The European Central Bank raised interest rates to the highest level in more than two decades on Thursday, as policymakers continued their campaign to stamp out inflation they said was forecast to remain too high for too long.
The bank, which sets rates for the 20 countries that use the euro currency, lifted rates by a quarter of a percentage point, putting the deposit rate at 3.5 percent, the highest since 2001. It was the bank’s eighth consecutive increase. The move has been well telegraphed since the Governing Council’s last meeting in early May, when policymakers expressed concern about underlying inflation pressures from wage growth and corporate profits or the impact of rising food prices.
The decision comes a day after the Federal Reserve held interest rates steady for the first time in more than a year. After last month’s mirror image move, when both raised rates a quarter-point, the two central banks have begun to diverge again, in part because the European Central Bank hasn’t been raising interest rates for as long or as high as the Fed.
Policymakers say they want to avoid the risk of declaring victory in their fight against rising prices prematurely, even as the eurozone’s annual rate of inflation has dropped from its double-digit peak late last year to 6.1 percent in May, the slowest pace in more than a year. Much of the slowdown can be attributed to lower wholesale energy costs, but central bankers have been alert to signs that inflation is becoming embedded in the economy, which could impede them from getting inflation back to the 2 percent target.
The central bank forecasts inflation to average 5.4 percent this year but still be above target in two years’ time, at 2.2. percent, slightly higher than the previous projections set out three months ago.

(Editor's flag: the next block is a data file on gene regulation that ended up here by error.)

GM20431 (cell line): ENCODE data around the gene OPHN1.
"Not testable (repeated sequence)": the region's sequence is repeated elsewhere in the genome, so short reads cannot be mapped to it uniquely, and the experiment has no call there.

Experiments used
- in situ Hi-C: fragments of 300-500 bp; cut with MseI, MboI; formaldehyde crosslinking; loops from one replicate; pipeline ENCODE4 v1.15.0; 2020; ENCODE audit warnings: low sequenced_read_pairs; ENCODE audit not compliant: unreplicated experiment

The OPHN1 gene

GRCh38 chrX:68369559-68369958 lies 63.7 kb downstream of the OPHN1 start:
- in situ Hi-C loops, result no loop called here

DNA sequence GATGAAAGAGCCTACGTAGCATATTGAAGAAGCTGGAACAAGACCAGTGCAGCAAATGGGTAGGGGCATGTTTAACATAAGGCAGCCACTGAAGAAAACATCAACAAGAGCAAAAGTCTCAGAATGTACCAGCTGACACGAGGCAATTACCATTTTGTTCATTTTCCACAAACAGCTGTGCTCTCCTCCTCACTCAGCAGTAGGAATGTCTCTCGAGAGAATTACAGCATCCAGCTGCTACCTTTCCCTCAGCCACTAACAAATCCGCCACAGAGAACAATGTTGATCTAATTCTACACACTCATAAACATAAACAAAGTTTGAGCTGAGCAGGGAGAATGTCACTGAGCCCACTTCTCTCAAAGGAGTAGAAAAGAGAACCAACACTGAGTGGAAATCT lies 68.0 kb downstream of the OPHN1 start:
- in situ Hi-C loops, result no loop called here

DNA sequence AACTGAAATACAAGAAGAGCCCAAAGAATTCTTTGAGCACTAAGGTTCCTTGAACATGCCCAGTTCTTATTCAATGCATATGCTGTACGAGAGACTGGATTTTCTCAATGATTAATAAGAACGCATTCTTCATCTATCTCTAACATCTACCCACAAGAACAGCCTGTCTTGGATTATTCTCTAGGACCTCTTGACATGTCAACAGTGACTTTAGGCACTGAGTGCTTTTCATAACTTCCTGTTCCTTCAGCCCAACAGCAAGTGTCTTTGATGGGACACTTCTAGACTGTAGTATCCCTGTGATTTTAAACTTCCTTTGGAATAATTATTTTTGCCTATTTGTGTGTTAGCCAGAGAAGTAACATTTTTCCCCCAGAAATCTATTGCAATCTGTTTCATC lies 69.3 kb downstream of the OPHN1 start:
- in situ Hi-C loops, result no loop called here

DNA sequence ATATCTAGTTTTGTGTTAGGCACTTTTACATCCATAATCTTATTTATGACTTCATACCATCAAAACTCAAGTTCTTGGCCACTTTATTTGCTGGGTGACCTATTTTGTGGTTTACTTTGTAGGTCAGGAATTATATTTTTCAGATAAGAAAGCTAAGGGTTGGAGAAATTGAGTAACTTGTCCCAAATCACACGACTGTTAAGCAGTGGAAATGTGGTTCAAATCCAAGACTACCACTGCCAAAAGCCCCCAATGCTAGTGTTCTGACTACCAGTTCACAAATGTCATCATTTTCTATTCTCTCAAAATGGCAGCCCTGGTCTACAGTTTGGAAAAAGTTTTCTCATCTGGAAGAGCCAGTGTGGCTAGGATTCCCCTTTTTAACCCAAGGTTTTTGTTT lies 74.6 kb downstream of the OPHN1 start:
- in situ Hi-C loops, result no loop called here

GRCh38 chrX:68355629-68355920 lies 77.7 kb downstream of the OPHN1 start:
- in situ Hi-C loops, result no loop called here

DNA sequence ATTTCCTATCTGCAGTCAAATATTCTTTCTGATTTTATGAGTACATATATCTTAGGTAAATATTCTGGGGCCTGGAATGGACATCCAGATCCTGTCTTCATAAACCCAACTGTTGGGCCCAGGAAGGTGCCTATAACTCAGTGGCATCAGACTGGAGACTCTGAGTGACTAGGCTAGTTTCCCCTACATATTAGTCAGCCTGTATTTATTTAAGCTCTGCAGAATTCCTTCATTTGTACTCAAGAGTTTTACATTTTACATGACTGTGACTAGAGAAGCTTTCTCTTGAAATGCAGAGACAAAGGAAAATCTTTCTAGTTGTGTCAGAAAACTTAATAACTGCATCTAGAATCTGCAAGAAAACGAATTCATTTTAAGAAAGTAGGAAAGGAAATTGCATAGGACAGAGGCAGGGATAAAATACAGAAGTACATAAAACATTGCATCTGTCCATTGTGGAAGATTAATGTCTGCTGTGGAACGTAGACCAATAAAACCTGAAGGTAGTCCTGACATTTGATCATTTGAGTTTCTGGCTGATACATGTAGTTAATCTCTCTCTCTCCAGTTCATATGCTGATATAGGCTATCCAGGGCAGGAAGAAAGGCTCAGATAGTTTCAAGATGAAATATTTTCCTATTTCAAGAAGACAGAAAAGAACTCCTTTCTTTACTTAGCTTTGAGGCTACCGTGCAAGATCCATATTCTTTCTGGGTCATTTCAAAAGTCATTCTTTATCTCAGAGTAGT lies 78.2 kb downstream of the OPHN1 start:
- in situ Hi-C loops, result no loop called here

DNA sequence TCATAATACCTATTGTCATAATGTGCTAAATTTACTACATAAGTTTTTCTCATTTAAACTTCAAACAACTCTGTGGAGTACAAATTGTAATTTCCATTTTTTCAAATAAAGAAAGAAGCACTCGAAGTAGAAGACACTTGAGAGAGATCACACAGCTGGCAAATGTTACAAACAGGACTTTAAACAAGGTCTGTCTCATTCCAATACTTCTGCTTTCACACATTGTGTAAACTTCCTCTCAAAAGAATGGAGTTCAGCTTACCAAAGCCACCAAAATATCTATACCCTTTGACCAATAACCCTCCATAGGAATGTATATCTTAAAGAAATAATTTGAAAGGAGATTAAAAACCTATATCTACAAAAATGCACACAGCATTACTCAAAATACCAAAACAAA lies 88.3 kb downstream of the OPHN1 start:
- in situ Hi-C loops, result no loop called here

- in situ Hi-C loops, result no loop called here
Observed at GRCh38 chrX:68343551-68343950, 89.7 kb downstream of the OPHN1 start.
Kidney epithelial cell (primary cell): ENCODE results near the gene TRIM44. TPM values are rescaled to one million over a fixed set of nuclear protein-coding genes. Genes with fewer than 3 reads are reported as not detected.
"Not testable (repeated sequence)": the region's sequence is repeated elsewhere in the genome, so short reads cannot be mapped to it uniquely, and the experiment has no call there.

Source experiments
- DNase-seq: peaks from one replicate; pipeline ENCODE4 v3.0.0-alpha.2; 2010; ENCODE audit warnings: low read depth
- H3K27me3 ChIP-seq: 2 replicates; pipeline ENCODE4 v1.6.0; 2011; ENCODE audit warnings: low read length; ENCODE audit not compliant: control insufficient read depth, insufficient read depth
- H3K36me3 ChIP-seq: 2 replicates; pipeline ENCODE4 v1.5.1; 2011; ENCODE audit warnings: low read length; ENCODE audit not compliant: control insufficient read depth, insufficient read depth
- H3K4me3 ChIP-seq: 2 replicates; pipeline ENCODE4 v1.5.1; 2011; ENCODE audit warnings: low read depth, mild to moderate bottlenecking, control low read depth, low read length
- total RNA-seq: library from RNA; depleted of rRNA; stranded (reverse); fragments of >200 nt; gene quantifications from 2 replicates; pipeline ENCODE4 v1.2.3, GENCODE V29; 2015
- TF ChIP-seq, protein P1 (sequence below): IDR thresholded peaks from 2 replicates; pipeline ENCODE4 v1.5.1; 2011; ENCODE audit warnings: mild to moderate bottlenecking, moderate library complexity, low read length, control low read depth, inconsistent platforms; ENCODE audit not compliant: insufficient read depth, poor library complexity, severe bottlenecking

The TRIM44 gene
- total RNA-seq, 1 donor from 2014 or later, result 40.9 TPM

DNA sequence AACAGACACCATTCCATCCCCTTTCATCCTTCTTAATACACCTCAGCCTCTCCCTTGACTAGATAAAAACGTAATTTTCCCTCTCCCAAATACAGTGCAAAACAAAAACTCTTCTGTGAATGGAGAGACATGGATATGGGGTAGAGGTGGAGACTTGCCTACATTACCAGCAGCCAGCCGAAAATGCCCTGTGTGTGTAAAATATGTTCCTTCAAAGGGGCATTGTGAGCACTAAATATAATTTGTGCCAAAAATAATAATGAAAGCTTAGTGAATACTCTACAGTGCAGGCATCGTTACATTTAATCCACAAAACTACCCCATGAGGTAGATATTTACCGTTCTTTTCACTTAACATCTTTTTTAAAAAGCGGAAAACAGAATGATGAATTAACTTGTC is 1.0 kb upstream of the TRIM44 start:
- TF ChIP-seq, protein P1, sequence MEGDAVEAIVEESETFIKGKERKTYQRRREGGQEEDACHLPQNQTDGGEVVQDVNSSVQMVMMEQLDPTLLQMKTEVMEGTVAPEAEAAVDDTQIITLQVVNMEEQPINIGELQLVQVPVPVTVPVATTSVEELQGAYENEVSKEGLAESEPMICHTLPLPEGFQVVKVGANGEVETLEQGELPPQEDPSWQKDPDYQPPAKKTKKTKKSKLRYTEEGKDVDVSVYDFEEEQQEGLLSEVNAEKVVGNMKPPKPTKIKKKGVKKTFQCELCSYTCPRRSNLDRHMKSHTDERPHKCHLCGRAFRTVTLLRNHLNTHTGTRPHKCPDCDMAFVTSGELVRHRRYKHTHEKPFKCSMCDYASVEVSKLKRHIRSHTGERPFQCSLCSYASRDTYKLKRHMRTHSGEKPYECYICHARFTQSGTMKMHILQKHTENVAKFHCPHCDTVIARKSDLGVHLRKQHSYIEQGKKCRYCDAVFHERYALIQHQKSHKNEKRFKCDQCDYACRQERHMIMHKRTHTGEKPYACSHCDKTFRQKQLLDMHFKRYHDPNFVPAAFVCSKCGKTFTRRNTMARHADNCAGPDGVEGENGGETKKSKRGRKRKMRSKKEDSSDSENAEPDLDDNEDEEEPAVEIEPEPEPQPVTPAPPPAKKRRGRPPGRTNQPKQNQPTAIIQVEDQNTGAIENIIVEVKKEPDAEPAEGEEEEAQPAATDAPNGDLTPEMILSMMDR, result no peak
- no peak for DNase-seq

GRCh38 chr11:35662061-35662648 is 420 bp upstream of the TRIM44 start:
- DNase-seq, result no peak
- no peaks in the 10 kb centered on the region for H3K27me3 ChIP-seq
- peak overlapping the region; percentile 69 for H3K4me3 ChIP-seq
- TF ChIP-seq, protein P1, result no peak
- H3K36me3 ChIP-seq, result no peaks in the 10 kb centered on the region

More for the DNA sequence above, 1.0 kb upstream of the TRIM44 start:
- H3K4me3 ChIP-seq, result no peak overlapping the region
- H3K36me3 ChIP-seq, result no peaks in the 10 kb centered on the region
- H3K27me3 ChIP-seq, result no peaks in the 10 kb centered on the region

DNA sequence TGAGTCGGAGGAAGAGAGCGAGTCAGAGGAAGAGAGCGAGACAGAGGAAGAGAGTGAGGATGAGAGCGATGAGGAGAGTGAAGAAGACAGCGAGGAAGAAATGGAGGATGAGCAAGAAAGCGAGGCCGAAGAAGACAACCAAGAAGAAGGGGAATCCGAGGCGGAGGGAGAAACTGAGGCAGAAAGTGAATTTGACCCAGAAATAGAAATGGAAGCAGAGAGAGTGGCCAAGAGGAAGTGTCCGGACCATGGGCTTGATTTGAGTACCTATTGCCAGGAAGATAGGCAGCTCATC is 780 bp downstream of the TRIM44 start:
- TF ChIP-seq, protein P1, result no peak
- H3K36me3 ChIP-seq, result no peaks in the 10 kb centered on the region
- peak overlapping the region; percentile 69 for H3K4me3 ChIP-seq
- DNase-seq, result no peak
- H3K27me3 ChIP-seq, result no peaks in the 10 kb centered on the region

“Inflation has been coming down but is projected to remain too high for too long,” the bank said in a statement on Thursday.
But as inflation slows, the question of how much policy tightening is the right amount has become difficult to gauge. Too much could restrain the economy more than necessary and cause or worsen a recession. Too little could allow inflation to become a persistent problem that policymakers can’t root out. It’s a challenge facing central bankers around the globe.
On Wednesday, the Fed didn’t raise interest rates and said they were giving themselves time to assess how the economy is reacting to the rapid pace of past rate increases. But policymakers warned they might need to raise rates again later. Such a pattern has been recently established in Australia and Canada, where central banks held rates steady for a short period before resuming rate increases.
In May, the European Central Bank slowed down the pace of its rate increases as it acknowledged the impact that tighter monetary policy was having on the region’s economy through more restrictive lending conditions at banks. On Thursday, the bank said tighter financing conditions are expected to increasingly dampen demand.
“The Governing Council’s future decisions will ensure that the key E.C.B. interest rates will be brought to levels sufficiently restrictive to achieve a timely return of inflation to the 2 percent medium-term target,” the bank said in its statement, “and will be kept at those levels for as long as necessary.”